Dr. Bruce Carroll, Associate Professor in the Department of MAE, has two NSF awards up for negotiation. His first is the NSF IUSE (Improving Undergraduate STEM Education) Engaged Student Learning Level 1 award. This project is titled MAE is Me: Equity-Focused, Evidence-Based Proactive Advising in Mechanical and Aerospace Engineering. This project is a collaboration with Dr. Kent Crippen in the College of Education.
MAE is Me is a Level 1 Early-Stage Research Project in the Engaged Student Learning Track that will build on the success of a previously funded IUSE project to improve the quality of engineering education with a person-centered, data-informed approach to proactive advising (both peer and professional) for undergraduate students. Dr. Carroll’s transformative approach, grounded in an evidence-based conceptual framework and explicit equity focus, will involve a proactive advising curriculum building on evidence-based personas and individually optimized programmatic support. The personas will result from a first-of-its-kind multidimensional data integration model. Specially trained peer and professional advisors will use the evidence-based personas, constructed by integrating new forms of person-centered motivational data, as part of the collaborative decision-making process to optimize resources and support in a manner consistent with the student’s strengths and for building efficacy and agency (i.e., is Me!). In addition to addressing the immediate challenge of persistence, the approach offers a rare and potentially revolutionary opportunity for harnessing the potential of big data for understanding, documenting, and informing personalized learning for URM students, which is recognized as one of the grand challenges of engineering.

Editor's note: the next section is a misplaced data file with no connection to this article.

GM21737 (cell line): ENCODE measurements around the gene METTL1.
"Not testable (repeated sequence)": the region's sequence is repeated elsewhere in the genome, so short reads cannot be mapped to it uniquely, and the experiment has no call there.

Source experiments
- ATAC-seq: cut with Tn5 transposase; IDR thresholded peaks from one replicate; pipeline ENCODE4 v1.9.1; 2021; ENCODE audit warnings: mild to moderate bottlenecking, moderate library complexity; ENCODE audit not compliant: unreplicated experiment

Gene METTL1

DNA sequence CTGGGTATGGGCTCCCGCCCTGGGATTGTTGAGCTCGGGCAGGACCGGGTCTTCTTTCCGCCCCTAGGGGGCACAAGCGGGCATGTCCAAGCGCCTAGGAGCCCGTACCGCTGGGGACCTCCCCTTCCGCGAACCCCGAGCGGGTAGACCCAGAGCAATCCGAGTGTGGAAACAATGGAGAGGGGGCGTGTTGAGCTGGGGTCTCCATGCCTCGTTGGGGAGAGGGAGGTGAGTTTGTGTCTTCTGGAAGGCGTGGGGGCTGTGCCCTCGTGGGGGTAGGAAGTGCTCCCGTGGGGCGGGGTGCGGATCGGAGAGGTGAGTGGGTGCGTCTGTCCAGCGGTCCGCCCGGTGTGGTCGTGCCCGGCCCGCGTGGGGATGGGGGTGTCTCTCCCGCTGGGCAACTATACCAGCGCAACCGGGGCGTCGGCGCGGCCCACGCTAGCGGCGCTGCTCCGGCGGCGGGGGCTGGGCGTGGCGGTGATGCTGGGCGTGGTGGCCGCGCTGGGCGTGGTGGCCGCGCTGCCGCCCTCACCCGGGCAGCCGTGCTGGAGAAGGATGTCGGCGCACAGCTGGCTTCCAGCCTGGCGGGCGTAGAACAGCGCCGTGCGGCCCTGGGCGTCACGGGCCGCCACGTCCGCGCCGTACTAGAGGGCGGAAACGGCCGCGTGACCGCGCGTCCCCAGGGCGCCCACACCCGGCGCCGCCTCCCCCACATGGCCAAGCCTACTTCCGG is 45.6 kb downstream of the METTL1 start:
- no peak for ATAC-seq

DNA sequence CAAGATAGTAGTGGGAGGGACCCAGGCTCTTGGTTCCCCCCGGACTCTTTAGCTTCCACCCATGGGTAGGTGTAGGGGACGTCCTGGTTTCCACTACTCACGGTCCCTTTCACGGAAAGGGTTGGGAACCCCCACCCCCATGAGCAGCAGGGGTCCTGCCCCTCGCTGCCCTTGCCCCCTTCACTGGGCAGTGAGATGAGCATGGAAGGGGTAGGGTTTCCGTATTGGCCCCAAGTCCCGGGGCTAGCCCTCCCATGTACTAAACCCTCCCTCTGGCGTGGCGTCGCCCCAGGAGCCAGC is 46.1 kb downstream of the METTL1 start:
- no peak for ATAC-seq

The second NSF award is for PFE: RIEF (Professional Formation of Engineers: Research Initiation in Engineering Formation). The project title is Factors Affecting Latina Engineering Student Decisions to Enter Graduate School or Engineering Career Pathways. This project will generate new knowledge on the motivations of Latina engineering students to matriculate to graduate school and/or pursue career pathways. The work will improve understanding of the complex psycho-social processes contributing to the persistent and underrepresentation of Latin/x/a/o and Hispanic and gender gap across STEM fields. Results from this work will also contribute to knowledge of the relative strengths and weaknesses of institutional integration theoretical models relative to community cultural wealth models for studying and understanding Latin/x/a/o populations entering STEM graduate schools and STEM workforce pathways.
Great work, Dr. Carroll!
Story by: Emily Swenson
Marketing and Communications Specialist
UF Mechanical & Aerospace Engineering
May 31, 2023